A still from Stardust of Tristan fallen on top of Yvaine, who's on her back on the ground

‘Stardust’: Charlie Cox Shines in a Quirky but Cute Fantasy Romance

Given that Charlie Cox is currently having a moment with the revival of interest in Daredevil, I thought it was the perfect time to watch his previous projects. This was my first time watching Stardust (2007), a fantasy romance adventure about a boy named Tristan (Charlie Cox) who seeks a fallen star in return for his love’s hand in marriage. 

This movie is quirky, to say the least. In the town of Wall (conveniently named for being surrounded by a wall), a young Dustan Thorn (Ben Barnes) breaks the rules and crosses the wall. He discovers a magical realm called Stormhold where he encounters a witch’s slave who’s truly the princess Una (Kate Magowan). After he fails to liberate her, they sleep together. 

Out of all the wacky things that happen in this movie, this is the thing I questioned the most. I guess Una was really bored and looking for some action. Whatever the case, this isn’t a classic fairytale romance. Dustan and Una are one and done. Dustan returns to Wall and nine months later, a baby Tristan appears on his doorstep. 

Skipping to the present, Tristan is now a young shopboy in love with the much wealthier Victoria (Sienna Miller). Unfortunately, she clearly doesn’t care for him as much as he does for her. One night, he and Victoria see a falling star. Tristan vows to bring the star back to her in return for her hand in marriage. Victoria, being a stereotypical materialistic woman, accepts. Tristan transports to the fallen star who has landed on Earth in the form of a woman named Yvaine (Claire Danes). Tristan decides to present her as a prize to Victoria. 

2 side by side stills from Stardust of Lamia; on the left, she looks young, on the right, she looks old
Lamia, young and old

Meanwhile, the king of Stormhold (Peter O’ Toole) has died, pitting his sons against each other for the throne. They must go on a quest for the King’s necklace and somehow turn the gemstone back into a ruby. This necklace is currently sitting on Yvaine’s neck. After a bit of murder, Septimus (Mark Strong) is the last brother standing. (And a group of annoying ghost brothers tag along for the rest of the movie.)

At the same time, three old witches send their leader Lamia (Michelle Pfeiffer) to catch the star so they can eat her heart to maintain their youth. I have a lot of problems with the depiction of the witches in this movie. Women doing terrible things to stay young is a staple of classic fantasy and a harmful trope. The witches’s aging is depicted as horrific. Each time Lamia uses her magic, suddenly her skin wrinkles, she gets age spots, and her hair falls out. In the most appalling part of the entire movie, as she uses some of the last of her magic, her breasts suddenly sag downward. 

As a woman, it’s terrible to see the natural aging process of women exaggerated and turned into body horror. The “aging women are horrifying” trope can be found everywhere, reflecting our misogynistic society’s impossible expectations for women to remain youthful and beautiful, otherwise we’re disgusting and valueless. But if we care about our beauty and youth too much, we’re evil and deserve to be punished by losing those things. Lamia is the epitome of this trope in Stardust.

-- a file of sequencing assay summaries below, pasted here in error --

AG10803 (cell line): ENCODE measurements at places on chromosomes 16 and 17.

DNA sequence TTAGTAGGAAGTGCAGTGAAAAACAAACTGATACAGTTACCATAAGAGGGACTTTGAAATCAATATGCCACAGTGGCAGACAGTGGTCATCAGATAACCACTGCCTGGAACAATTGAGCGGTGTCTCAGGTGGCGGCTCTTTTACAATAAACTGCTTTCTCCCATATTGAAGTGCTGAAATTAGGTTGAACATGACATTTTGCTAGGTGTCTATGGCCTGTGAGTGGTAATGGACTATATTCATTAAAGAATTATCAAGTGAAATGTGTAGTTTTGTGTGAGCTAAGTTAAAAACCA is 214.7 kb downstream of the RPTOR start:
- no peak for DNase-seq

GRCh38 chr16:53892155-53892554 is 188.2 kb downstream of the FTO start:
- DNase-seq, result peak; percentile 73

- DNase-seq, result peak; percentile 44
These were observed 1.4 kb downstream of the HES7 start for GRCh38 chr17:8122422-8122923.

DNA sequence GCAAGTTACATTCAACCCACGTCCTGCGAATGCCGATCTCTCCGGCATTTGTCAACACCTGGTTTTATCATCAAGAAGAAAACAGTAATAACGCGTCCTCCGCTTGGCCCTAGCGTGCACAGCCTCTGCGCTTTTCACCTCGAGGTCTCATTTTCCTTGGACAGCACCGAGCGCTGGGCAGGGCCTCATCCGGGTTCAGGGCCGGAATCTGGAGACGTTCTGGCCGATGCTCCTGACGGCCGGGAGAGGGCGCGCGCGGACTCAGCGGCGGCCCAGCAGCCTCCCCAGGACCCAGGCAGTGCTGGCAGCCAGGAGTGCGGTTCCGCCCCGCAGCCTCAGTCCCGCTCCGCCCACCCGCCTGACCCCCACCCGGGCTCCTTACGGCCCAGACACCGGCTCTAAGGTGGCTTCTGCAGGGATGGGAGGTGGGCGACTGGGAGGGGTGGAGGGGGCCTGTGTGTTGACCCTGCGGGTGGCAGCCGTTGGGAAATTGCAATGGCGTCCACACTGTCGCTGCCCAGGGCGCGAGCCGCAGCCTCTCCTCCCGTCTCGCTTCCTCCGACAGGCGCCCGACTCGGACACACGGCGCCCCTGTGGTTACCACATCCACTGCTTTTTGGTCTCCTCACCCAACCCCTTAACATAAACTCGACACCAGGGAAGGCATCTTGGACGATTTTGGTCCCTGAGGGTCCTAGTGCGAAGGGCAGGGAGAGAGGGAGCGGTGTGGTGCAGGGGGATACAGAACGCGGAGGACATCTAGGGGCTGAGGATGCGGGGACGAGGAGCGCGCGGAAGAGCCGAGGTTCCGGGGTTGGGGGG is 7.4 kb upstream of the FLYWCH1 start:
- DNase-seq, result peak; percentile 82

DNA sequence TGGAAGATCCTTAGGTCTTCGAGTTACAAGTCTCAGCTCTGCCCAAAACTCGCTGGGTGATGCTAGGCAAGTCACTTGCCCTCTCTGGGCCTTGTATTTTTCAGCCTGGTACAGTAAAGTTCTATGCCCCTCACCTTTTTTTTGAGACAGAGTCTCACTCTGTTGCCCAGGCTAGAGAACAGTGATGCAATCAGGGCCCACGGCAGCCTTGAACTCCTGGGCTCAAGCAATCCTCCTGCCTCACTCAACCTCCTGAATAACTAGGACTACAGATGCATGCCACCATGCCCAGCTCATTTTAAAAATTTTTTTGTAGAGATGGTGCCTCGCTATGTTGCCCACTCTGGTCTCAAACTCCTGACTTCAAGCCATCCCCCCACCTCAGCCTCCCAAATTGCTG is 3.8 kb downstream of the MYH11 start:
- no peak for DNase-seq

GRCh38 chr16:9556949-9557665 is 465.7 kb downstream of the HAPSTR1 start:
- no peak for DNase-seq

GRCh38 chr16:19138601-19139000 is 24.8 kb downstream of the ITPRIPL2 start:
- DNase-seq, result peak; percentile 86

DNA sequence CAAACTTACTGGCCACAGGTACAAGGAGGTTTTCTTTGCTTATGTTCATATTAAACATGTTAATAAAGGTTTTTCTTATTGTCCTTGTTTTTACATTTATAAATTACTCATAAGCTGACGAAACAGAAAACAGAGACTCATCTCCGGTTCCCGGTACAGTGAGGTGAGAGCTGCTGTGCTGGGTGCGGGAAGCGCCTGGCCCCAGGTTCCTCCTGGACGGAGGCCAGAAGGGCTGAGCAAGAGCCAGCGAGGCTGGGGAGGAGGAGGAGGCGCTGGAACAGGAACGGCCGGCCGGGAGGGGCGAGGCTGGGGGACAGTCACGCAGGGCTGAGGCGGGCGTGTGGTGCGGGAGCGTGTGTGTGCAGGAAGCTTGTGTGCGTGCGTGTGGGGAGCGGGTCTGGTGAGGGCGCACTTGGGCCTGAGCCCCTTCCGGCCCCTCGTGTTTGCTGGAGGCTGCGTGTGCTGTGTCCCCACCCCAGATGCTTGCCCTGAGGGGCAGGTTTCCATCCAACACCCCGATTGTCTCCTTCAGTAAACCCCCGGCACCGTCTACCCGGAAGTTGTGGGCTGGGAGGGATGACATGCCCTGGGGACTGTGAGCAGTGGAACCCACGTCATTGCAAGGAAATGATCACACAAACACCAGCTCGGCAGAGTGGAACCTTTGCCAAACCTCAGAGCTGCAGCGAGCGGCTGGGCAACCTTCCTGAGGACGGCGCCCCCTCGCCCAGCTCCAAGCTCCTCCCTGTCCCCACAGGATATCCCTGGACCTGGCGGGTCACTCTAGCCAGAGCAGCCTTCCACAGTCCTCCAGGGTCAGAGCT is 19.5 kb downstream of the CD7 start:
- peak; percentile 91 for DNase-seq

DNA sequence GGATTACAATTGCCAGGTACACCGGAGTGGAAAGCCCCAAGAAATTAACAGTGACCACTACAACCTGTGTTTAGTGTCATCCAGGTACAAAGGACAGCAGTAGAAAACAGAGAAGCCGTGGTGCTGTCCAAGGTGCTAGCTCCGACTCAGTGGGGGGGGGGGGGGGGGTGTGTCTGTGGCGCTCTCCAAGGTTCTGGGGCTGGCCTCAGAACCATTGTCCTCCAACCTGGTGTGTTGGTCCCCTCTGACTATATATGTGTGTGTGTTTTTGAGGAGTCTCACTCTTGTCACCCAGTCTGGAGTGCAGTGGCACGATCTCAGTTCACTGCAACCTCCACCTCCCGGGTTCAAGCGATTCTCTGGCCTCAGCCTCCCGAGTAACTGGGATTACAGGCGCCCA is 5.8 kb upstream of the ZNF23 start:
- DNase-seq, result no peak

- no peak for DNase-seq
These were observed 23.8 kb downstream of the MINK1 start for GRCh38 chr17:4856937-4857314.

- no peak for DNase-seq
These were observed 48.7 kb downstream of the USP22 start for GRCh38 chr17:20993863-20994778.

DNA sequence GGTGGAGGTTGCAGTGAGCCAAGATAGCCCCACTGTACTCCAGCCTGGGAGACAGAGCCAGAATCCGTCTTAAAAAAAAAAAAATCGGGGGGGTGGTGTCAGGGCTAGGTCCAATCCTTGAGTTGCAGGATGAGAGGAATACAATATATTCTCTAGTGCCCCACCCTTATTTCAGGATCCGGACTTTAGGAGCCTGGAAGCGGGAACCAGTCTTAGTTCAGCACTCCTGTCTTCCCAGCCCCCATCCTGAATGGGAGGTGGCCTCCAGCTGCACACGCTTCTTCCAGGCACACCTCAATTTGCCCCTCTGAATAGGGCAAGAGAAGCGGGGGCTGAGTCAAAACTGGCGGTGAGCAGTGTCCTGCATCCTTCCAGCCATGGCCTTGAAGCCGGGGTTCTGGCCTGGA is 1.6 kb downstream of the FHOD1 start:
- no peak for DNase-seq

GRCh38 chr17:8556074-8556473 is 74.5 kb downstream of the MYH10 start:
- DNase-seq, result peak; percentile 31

Back to Tristan and Yvaine: their arguments and later flirtations are very cute. Charlie Cox as Tristan makes for an adorable protagonist, sensitive and sweet and very likable. Claire Danes as Yvaine is a spunky star who wants nothing more than to return to the sky. Though, she begins to want Tristan, too.

A still from Stardust of Robert De Niro as Captain Shakespeare smiling in a dress, holding a pink dress and pink fan in front of him
Captain Shakespeare has fun crossdressing when alone

The pair then spend time aboard the flying ship of the charismatic Captain Shakespeare (Robert De Niro). He’s a pirate with a fearsome reputation to protect, but in reality he’s a crossdresser who loves art and music. It was nice to see a dash of queer representation in this film. De Niro steals every scene he’s in. Shakespeare plays matchmaker with Tristan and Yvaine before they leave for Wall (and he fixes Tristan’s terrible haircut). It’s also later revealed that Shakespeare’s crew knew all along about his true nature and still accepted him anyway. This was a nice twist.

Yvaine and Tristan eventually confess they love one another and finally get together. It’s all very sweet. But then Tristan leaves to break it off with Victoria without telling Yvaine what he’s doing. Thinking he’s left her, she walks to Wall. Tristan discovers that if Yvaine crosses the wall, she’ll die. 

Luckily, Yvaine is saved by Tristan’s mother. Both are then captured by Lamia. Everything concludes in the final battle: all the antagonists are killed, and the power of Yvaine and Tristan’s love literally explodes Lamia. Finally, Tristan, being the last living male heir to the throne of Stormhold, becomes King. 

Overall, Stardust is cute. It’s a fun watch without the ghost princes and decrepit witches. When it comes to diversity though, it’s noticeably lacking. There isn’t a single person of color in the entire movie. The depiction of all women but Yvaine is shallow and objectifying. The most diverse thing is Robert De Niro’s Captain Shakespeare who doesn’t get much development. If you’re a fan of Charlie Cox, though, I’d still recommend watching Stardust to see him as a very lovable leading man.

 Stardust is currently streaming on Netflix


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